Foundation tackles period poverty

Survey finds many schoolgirls can't afford sanitary products

BY SHARLENE HENDRICKS
Sunday Observer staff reporter
hendrickss@ jamaicaobserver.com

Sunday, December 16, 2018

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AN average of 24 girls in 29 high schools across Jamaica request sanitary products each day from guidance counsellors, according to the head of a foundation that gives primary focus to female reproductive health.

Shelly Ann Weeks, founder of Her Flow Foundation, told the Jamaica Observer that she unearthed the data from a survey she conducted between October and November this year.

The information, Weeks said, was collated by the foundation during its study of schoolgirls receiving lunch subventions.

“We have a quantifiable number of about 100,000 Jamaican, pubescent girls who are registered on the National School Feeding programme, which is created for students who cannot afford lunch. We can assume that if they cannot afford lunch, then they cannot afford menstrual products either,” she told the Sunday Observer while promoting her newest book, It's My Body. Period.

Describing the problem as “period poverty” Weeks said that her focus has always been female reproductive health. “One of our biggest objectives is to eradicate period poverty in Jamaica, and we are starting with the schools,” she said.

“For a lot of these girls, they are choosing between their education and their periods. Some of them stop from school when they are on their periods, just because they don't have any products. Some of them end up reusing one pad for multiple days which, of course, you know has its own medical and health issues,” Weeks said.

She also argued that the cost of menstrual products can be prohibitive and that although some sanitary pads are considered relatively cheap, adolescent girls, as well as women, sometimes cannot afford these necessary items.

“One of the problems is that the price of menstrual products continues to increase, and of course, most salaries don't move at all, and some mothers have more than one daughter. While the cheapest pad on the market is a little over $100, it is a lot of money for someone who only has $100 and needs it to buy food as well,” Weeks said, pointing out that she made this observation during her interaction with girls in secondary schools across Jamaica.

A Sunday Observer check at Corporate Area supermarkets found that the average price for a 1o-pack of sanitary pads is $217 across five brands; while an 18-pack amounted to $400 across 3 brands. The average price for an 18-pack of tampons, across two brands, works out at $702.

There is ongoing debate in other countries about whether sanitary products should be free. For instance, in the United Kingdom, a national campaign dubbed #FreePeriod is calling for free menstrual products for children in receipt of free school meals.

But here in Jamaica schools do not make such provisions by way of policy.

However, Weeks advocated that sanitary pads should be free, arguing that having a period is not a matter of choice, but a biological function of a woman's reproductive cycle.

Meanwhile, Weeks' Her Flow Foundation has been partnering with other entities to provide sanitary products in schools.

“What we have started to do is to funnel products to the schools through the foundation, and we fund it through grant funding. The last school tour that we were able to do in October, we got the funding through the US Embassy, and we also partnered with Stayfree and Lasco Curves to do that school tour,” she said.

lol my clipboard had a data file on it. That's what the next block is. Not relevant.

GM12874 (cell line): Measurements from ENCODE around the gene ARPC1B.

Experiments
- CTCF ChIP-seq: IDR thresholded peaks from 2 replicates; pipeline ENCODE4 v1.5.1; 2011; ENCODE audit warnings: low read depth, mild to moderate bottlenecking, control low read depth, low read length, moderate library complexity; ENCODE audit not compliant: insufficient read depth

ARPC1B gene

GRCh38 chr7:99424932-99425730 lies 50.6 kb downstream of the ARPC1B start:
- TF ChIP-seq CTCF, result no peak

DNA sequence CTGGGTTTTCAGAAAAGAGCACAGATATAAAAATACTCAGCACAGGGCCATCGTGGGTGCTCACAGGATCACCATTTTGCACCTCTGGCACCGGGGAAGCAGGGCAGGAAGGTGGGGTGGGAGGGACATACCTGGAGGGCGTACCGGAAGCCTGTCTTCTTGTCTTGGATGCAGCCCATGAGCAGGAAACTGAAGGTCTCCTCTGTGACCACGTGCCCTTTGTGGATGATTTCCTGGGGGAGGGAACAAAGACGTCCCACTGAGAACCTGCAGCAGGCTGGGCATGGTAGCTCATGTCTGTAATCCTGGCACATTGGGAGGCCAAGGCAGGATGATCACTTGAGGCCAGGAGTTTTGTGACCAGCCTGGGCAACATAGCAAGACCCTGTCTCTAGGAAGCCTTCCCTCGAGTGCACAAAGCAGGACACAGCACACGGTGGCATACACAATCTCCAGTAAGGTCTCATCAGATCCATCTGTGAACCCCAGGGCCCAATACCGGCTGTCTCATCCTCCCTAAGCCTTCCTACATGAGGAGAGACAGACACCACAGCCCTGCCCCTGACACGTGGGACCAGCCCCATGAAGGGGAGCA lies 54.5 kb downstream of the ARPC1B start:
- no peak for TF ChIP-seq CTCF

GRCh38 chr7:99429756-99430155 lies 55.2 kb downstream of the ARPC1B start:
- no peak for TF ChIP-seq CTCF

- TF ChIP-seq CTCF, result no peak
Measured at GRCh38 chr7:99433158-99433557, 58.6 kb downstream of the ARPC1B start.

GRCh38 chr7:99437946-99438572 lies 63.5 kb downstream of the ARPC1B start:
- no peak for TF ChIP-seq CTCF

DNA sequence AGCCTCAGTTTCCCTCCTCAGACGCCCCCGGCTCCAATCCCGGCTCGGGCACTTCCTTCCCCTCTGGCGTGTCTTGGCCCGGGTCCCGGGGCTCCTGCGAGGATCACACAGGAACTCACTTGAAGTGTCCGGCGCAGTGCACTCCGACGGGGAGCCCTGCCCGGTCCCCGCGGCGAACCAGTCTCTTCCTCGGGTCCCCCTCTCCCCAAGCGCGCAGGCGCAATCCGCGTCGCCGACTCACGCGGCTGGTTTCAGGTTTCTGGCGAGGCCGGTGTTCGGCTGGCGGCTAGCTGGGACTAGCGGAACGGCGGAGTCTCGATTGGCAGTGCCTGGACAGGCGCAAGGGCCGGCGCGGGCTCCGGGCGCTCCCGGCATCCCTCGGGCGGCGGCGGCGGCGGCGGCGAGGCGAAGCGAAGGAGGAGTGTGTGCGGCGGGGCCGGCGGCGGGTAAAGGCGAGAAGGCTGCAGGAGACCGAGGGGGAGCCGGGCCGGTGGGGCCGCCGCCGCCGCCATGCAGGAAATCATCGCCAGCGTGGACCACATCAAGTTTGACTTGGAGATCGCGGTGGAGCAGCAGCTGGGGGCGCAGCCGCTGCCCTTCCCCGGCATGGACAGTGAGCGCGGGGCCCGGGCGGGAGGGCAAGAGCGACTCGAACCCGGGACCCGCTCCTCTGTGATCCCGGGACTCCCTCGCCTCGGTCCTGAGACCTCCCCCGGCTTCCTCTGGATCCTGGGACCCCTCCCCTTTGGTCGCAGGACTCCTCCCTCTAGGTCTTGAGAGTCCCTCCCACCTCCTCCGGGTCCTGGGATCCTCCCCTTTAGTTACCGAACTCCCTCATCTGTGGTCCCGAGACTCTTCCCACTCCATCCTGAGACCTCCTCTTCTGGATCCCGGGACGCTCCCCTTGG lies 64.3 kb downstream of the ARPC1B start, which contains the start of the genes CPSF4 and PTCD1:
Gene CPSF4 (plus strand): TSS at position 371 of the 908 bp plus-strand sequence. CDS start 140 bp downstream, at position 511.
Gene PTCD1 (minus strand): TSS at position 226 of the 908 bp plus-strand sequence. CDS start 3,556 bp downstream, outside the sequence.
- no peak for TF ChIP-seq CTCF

“We were able to give products to 29 schools, and we also did an educational session with girls and boys for the co-ed schools, just educating them about puberty, their bodies, and period, and what to expect — just preparing them for the transition into adulthood,” Weeks said.

Another objective of the Her Flow Foundation is to break the stigma and shame around menstruation. To this end, Weeks said that more public discourse is needed.

“Periods will stop being taboo when we start talking about it — that's the only way to solve that problem. As long as we keep it as this dark little secret that all women learn how to keep, and we have to hide it from the men and they'll be offended if they even see the wrapper, and they're going to die if you send them to buy one. As long as we keep treating periods like that, then it will continue to be taboo. We have to lift the veil, we have to break the silence, and I think the most effective thing to do is to start talking your business; tell your story,” Weeks said.

Throu9gh writing and application of storytelling in her advocacy, Weeks explained that open discussions with girls and boys have helped to remove the general timidity and silence around the subject.

“It is important that we stop hiding female reproductive issues from men and boys, because they live with us, they are a part of our lives, they came out of our bodies. They are directly affected by female reproductive health issues,” she argued.

“What we have experienced when we go into the schools and we include the boys in the class is that they are very responsive, they are very interested. They want to talk about the products. In their own way they have observed their mothers and even their sisters having to deal with periods, and seeing how it affects them. They really want to find a way how they can help, and they become more empathetic. So I think a lot of good things can come out of exposing boys to female reproductive health issues,” Weeks said.

“Periods need to stop being taboo because we are all affected by periods. We would not be here if our mothers didn't have a period,” she added.

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